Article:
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People ride a water taxi from Daniel Island to downtown Charleston on Friday, July 27, 2018. Daily commuter ferry service is expected to start in October. Lauren Petracca/ Staff

A planned commuter ferry between Daniel Island and downtown Charleston — the first regular commercial ferry service in the region in decades — might not be the perfect traffic solution for now.

The boat can carry about 49 passengers per trip, which isn’t a big portion of the region’s hundreds of thousands of daily car commuters. But fixing traffic congestion isn’t the only thing that transit options are good for.

And we need to start thinking about transit as a beneficial thing in and of itself rather than just a way to get a few more drivers off the road to make things easier for everyone else.

Advocates for new or wider roads often try to justify that spending by explaining how much time and productivity — and therefore money — gets lost by commuters stuck in traffic. It’s a perfectly reasonable angle. But the numbers quoted are usually pretty meaningless.

One estimate of the savings related to building the $725 million I-526 extension across James and Johns islands, for example, suggested it would save drivers 5,020 hours per day on average. Another report found that traffic cost the larger Charleston area $1.8 billion per year in lost time.

Both numbers are mostly nonsense. Time and productivity can’t be lumped together across a regional population. Commuters can’t add up minutes each day and cash them in at the end of the year. So saving a few minutes is just saving a few minutes.

Five or six extra minutes each weekday probably wouldn’t be life-changing for most people. But eliminating people’s commutes altogether might be — and not just as a time saver but a money, personal health and sanity saver as well.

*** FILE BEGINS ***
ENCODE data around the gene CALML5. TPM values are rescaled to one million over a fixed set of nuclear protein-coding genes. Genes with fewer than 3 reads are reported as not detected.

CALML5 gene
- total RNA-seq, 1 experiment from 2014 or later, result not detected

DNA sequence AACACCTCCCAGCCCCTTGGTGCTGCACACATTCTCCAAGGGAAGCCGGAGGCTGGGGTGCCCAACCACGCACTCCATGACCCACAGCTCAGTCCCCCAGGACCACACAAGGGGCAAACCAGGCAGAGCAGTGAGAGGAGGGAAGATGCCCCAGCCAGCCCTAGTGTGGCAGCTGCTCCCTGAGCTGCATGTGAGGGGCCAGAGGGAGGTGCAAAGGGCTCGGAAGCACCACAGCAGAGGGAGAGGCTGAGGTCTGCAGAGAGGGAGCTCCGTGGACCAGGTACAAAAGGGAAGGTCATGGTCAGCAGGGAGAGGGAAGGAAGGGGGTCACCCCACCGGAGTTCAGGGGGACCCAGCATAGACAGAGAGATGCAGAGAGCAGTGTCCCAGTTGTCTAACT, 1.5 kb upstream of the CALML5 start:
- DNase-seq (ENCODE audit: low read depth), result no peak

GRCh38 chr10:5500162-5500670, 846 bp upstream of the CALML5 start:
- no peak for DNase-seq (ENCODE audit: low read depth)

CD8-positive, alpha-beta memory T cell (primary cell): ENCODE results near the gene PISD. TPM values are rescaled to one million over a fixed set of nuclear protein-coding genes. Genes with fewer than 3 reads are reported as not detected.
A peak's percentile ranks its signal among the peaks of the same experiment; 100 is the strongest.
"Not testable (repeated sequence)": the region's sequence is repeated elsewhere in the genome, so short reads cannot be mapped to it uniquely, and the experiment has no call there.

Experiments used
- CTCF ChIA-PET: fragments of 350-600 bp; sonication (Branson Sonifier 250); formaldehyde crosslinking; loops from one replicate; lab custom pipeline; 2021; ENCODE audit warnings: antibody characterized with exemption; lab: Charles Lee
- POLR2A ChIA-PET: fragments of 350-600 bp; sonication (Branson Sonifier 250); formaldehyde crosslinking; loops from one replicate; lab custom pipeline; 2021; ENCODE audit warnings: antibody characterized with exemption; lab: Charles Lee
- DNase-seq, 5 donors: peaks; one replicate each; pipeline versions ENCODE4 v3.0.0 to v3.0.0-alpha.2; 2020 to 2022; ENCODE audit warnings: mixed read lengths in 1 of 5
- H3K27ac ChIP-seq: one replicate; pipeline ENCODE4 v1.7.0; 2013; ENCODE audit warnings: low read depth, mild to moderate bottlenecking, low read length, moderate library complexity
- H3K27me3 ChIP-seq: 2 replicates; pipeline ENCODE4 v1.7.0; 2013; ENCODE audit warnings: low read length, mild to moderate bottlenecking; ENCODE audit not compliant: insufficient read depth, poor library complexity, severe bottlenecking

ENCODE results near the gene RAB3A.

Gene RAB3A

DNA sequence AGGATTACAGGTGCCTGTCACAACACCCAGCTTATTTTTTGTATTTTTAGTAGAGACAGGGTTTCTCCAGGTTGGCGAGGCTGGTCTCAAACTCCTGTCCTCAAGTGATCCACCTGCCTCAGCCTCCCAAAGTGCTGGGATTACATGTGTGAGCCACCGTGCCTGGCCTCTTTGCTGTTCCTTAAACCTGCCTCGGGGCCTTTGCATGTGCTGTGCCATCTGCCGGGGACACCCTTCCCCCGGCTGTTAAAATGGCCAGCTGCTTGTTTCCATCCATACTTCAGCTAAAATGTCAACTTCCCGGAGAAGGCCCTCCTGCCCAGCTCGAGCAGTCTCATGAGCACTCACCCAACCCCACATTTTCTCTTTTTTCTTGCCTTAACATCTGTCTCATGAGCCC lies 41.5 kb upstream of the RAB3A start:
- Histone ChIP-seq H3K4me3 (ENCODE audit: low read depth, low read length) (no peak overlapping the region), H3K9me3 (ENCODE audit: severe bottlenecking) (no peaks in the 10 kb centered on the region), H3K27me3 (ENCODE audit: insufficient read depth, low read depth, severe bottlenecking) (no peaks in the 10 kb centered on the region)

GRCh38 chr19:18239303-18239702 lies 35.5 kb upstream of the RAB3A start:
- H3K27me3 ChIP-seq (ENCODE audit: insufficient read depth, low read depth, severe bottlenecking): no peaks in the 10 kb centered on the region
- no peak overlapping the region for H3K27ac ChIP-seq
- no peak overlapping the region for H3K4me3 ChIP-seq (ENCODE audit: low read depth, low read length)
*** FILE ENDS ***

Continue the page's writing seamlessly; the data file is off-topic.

Ditching commutes is already possible via teleworking. For everyone else, I’m sure scientists are working on more advanced technological solutions. The next best thing, however, is a decent mass transit system.

Mass transit isn’t usually faster or more convenient than driving a car. But not having to pay attention to the road frees up commuters to make better use of their time.

Transit commuters can read a book, send emails or, ideally, skim this newspaper. Those lost minutes of productivity on the way to and from work? They’re only lost when you’re stuck behind a steering wheel.

Mass transit is also a lot cheaper than driving if transit and other non-car transportation options are robust enough to make it feasible to not own a car. The average annual cost of owning a new car in the United States is a jaw-dropping $8,849 per year, according to AAA.

There’s no mass transit system in the country that costs riders $24 per day.

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Of course, mass transit is almost always subsidized. But that doesn’t mean it’s money wasted. In fact, based on the same sort of math we use to justify big new road projects, mass transit investments make perfect sense.

If, say, 20,000 Charleston area commuters spent just 30 minutes per weekday doing work while riding on a beefed-up bus system instead of in a personal vehicle, the cumulative annual impact (20,000 people x 130 hours per year x $17.42 area median hourly wage) would be more than $45 million.

If those 20,000 transit riders were able to ditch their cars entirely (20,000 people x $8,849 in annual car costs) they would save a collective $170 million per year on top of that.

Those are meaningless factoids, of course, just like the road spending numbers. But it’s important to consider not just what we’re paying for when we invest in alternatives to driving a car, but also what we’re getting in return.

Creative approaches like the Daniel Island commuter ferry might not save the Charleston region from traffic congestion. That’s not necessarily the point, or at least not the only one.

It’s another option for people who might not want to spend the average 41 hours per year Charleston commuters lose due to traffic congestion, according to a recent report. That’s about 9 minutes per workday, by the way. But there are better ways to spend that time.

Ed Buckley is an editorial writer with The Post and Courier.

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